though it is all of their own making. Enough is enough.
People say, well you should stay away if you don’t want to pay the
money, it’s a free market, football is a product like any other. So deep
has this inculcation gone, most of us spout, as though hypnotised, the
language of the free-market monetarism, without realising we’ve been
taken for fools by rich men – and it is almost always men – who have
sold us a form of enslavement and told us it is freedom. They have so
infected us with the language of their cult that they can sit back and
let the slaves do their work for them, safe in the knowledge that a
pliant customer is a profitable customer. But why should the poor always
surrender to the rich? We live here too. Enough is enough.
People do stay away, either morally disgusted or financially
disenfranchised. Time was, you’d see loads of teenagers and
twenty-somethings on the terraces. Not now. The profile of crowds has
changed. The average age is, by the Premier League’s own measure, 41 and
it often seems much higher than that. Worse and more offensive still,
this price hiking is totally unnecessary. If every Premier League club
gave away 30,000 tickets for free, every home game, assuming they’d have
sold all of them at the average ticket price of £32.50, they’d be
deprived of less than a million pound per home game, less than 20
million per league season. Every club routinely throws that sort of
money away on at least one bad transfer. For most clubs, this is chump
change in the new era of 8.5 billion quid TV deal. The idea that fans
have to pay more for a big stand or for top players is ludicrous. The
ticket money is a mere flea bite on the elephantine body of modern
football. Enough is enough.
But there is a bigger point to be made. The corporate whore sees only
the bottom line. If the stadium is full, then it’s job done, but if you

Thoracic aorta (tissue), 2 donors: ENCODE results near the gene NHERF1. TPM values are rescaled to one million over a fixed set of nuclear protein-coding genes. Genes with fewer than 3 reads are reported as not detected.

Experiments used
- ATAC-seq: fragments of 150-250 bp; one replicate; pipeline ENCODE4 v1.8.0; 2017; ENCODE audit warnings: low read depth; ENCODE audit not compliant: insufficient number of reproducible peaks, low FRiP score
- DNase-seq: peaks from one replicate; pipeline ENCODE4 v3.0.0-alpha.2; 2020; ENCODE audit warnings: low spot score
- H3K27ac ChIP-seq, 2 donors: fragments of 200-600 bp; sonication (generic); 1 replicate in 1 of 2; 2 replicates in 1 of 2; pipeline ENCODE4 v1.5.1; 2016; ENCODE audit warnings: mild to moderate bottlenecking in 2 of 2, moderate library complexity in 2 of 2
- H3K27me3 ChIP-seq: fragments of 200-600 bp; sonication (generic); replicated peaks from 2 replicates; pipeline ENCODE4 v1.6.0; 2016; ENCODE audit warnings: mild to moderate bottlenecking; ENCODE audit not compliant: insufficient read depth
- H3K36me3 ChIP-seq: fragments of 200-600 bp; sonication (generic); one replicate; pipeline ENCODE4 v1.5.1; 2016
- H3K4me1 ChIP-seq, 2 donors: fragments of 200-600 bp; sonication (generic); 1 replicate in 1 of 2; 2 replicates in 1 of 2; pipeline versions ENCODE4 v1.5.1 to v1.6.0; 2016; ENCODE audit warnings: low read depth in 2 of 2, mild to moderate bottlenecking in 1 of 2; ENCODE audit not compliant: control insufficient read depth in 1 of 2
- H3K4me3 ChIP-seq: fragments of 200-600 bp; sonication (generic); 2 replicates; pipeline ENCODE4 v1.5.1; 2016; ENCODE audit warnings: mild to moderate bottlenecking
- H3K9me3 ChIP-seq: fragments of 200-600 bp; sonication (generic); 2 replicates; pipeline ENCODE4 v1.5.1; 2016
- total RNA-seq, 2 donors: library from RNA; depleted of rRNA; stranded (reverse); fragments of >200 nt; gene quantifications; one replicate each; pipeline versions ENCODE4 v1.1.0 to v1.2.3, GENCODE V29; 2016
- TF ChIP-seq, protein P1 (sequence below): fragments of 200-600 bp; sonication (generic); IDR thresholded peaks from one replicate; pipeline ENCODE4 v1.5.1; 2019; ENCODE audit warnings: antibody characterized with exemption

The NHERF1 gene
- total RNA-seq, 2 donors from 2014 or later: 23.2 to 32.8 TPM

deprive vast swathes of that community of the chance of seeing their
local football club, that doesn’t come free of charge for the rest of
us. It has knock-on effect into every day life. It is a recipe for
societal discontent. Happiness 0 – Bitter Sense That Things Are Wrong 5.
Enough is enough.
I’m not sure the people in charge of football today have any idea how
skint many people in Britain are and how unaffordable even the typical
£32 ticket is. I bet they think £32 isn’t much money. But we have at
least half a million people using food banks. At least one and a half
million on minimum wage (excluding the ever-expanding self-employed –
many of them on zero hours contracts). One in five people earn less than
the living wage. Average income is around £500 per week, often with at
least half of that absorbed by housing costs. We’re a low-wage economy
and yet the Premier League clubs all too often charge as though the
opposite is true. Enough is enough.
Even if a ticket is £32, we’re told to think it’s good value. It
isn’t. That’s still too expensive and anyone who thinks it isn’t has
drank too deep from football’s propaganda smoothie. Premier League
football should be £5 – £15 for all regular tickets. Clubs can easily
afford that and frankly, it’s a not unreasonable charge for the
unluxurious experience of sitting on a plastic seat, usually in the
cold, for 90 minutes. It’ll take prolonged collective action to break
this financial and cultural hegemony which infects top-flight English
football with its scorched earth capitalist principles. The odds are
stacked against it happening, but the 10,000 who were reported to have
walked out of Anfield are heroes fighting for a better, more fair world.
They’re for inclusion, not exclusion. For together, not apart. For
community, not individuality. For love over gold.
Because enough really is enough.